I figure there are limitations to wingspan while on the ground but could we engineer wings that stay aloft or get towed to allow a plane to 'dock' with them in order to fly higher/longer/more efficiently?
Actually, a similar concept was tested by the USAF in the 50s (like most things in aviation, it seems). Under the name of Project Tom Tom, the military was looking into the possibility of coupling a parasite fighter (an F-84 in this instance) to a B-36 as a long-distance escort as it flew into the Soviet Union by joining the two aircraft together at the wingtips. Flying as such, the F-84 would actually power down its engines during coupled flight and could receive fuel from the B-36. However, the aspect with greater relevance to the question is that the B-36 would actually derive an aerodynamic benefit from this arrangment as well. In theory, the combined aircraft would also benefit from having an artificially elongated wing as well, and, while I remember reading last year that this actually did result in superior fuel efficiency for the combined aircraft during cruise, I am at a loss to find that source right now. At any rate, with respect to this question, the B-36 effectively docked with a pair of "wing extensions" (in this case, a pair of F-84s) while in flight and derived a benefit in cruise. A video of the concept can be found here:. Also, more reading can be found in this text Flying Aircraft Carriers of the USAF: Wing Tip Coupling by Brian Lockett.
Naturally, there were significant downsides to this idea. While the F-84 actually did manage to engage the coupling mechanism on the B-36 on test flights, logging at least a couple hours of continuous, coupled flight, significant stability and safety issues were uncovered during testing that led to the scrapping of the project. As noted in a quote from the project summary report:
The wing-tip coupling mechanism as developed and flight tested in the Tom-Tom program is not considered satisfactory for tactical use and was barely acceptable for test flying. It appeared that a new difficulty and a now shortcoming were uncovered on virtually every test flight. The extent of rework necessary before the coupling mechanisms as designed were acceptable as flight test articles is covered under the DESIGN section of this report.
Similarly, issues with aeroelasticity turned out to be a much larger issue than originally expected (in part because of the change pitching/heaving forces as well as wing mass distribution and stiffness at the joint). I think that Aurora Flight Sciences ran into similar issues when they were designing an entry for DARPA's Vulture project...the idea was to join multiple vehicles (that were essentially flying wings) to create a super-efficient, high-altitude, solar-powered, surveillance aircraft. Due to conflicting requirements on wing structure and aircraft weight, I think that ultimately didn't fly...but I don't have any of the details for that. Just what I remember from a presentation I saw many years ago.
At any rate, I guess that my answer is: yes, it could. But it is VERY difficult and dangerous to do (at present).
Why dock in flight? It would be simpler to use telescopic wings, like the fs-29 did. It had a fixed center wing and moveable outer wing gloves which could slide in and out. Wingspan could be varied between 13.3 and 19m this way. The idea was to reduce wing area and drag for fast flight between thermals and extend the wing for slow flight when gaining height in thermals.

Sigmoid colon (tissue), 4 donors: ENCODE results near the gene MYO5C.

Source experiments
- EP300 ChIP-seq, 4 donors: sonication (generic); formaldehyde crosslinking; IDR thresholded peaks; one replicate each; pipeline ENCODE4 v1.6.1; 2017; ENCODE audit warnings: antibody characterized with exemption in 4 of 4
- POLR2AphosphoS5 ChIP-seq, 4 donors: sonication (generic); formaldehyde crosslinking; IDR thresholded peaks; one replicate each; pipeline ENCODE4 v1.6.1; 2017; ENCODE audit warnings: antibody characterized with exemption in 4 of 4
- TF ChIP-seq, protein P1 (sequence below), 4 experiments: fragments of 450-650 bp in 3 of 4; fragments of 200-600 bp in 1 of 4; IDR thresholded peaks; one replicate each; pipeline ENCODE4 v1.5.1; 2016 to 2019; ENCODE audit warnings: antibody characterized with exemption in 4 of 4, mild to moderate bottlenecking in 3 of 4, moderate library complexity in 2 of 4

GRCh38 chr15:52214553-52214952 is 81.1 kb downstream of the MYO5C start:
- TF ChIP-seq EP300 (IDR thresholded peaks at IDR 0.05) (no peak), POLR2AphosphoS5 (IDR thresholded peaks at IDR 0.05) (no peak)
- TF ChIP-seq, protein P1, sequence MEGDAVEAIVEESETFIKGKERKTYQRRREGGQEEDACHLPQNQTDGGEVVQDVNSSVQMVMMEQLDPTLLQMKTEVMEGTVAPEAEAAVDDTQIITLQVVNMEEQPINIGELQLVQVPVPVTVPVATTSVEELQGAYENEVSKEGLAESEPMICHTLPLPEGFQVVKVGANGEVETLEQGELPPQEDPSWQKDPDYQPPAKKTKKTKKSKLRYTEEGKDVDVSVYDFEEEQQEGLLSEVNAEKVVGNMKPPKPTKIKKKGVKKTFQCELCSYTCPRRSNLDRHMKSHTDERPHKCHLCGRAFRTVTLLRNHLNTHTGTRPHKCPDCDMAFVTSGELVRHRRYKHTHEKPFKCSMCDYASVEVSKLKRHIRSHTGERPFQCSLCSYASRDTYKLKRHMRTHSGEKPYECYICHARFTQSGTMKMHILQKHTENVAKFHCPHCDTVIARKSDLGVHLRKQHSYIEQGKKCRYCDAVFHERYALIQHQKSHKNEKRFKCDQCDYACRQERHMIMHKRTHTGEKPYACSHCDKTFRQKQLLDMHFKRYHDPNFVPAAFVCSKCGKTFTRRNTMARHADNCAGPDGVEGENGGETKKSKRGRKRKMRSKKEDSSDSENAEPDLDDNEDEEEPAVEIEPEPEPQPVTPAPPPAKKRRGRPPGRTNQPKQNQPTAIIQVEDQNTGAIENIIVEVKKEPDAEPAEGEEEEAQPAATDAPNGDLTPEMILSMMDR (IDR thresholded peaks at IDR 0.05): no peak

Three-side view of the fs-29 (picture source)
fs-29 in flight with wings extended (picture source). Note the slightly longer chord of the outer wing panels.
The pilot had to move a lever in the cockpit repeatedly back and forth to move the wing. The concept worked well in theory, but hit a snag in practical life: When moving in, air had to be pressed from the outer wing which would impede fast movement. Much worse, however, was that on the way outward the wing would need to be filled with air and would suck itself stuck on the inner wing. The resulting increase in friction made pilots leave the wing at 17 m span for the rest of the flight after having "pumped" it in and out two or three times.
This experience made Schempp-Hirth abandon their half-built prototype of a glider with a telescopic wing. Somehow, nobody thought of adding winglets with rudders which would had made it trivial to create the side force necessary to move the wing gloves.
I suppose you could attempt to design a system that could be towed to altitude by another plane and then the special aircraft could dock with it using procedures similar to in-flight refueling.
Now the question I don't think you asked but should be addressed is whether this would be feasible. I would expect that it isn't for several reasons:
- Attaching to a moving object while in flight is not easy task. It would require special training by both the pilot of the base aircraft and the operator of the tow mechanism.
- Adding a complex system to attach the wing extensions would add weight and cost to the specially designed aircraft
- Attaching wing extensions to the base aircraft would change the flight characteristics of the aircraft while in flight, which could prove costly and difficult/impossible for safety certification
- Adding wing extensions wouldn't necessarily increase flight ceiling/range/efficiency. You would have to perform the necessary analysis to show that the improvement in flight capabilities are greater than the added weight and cost.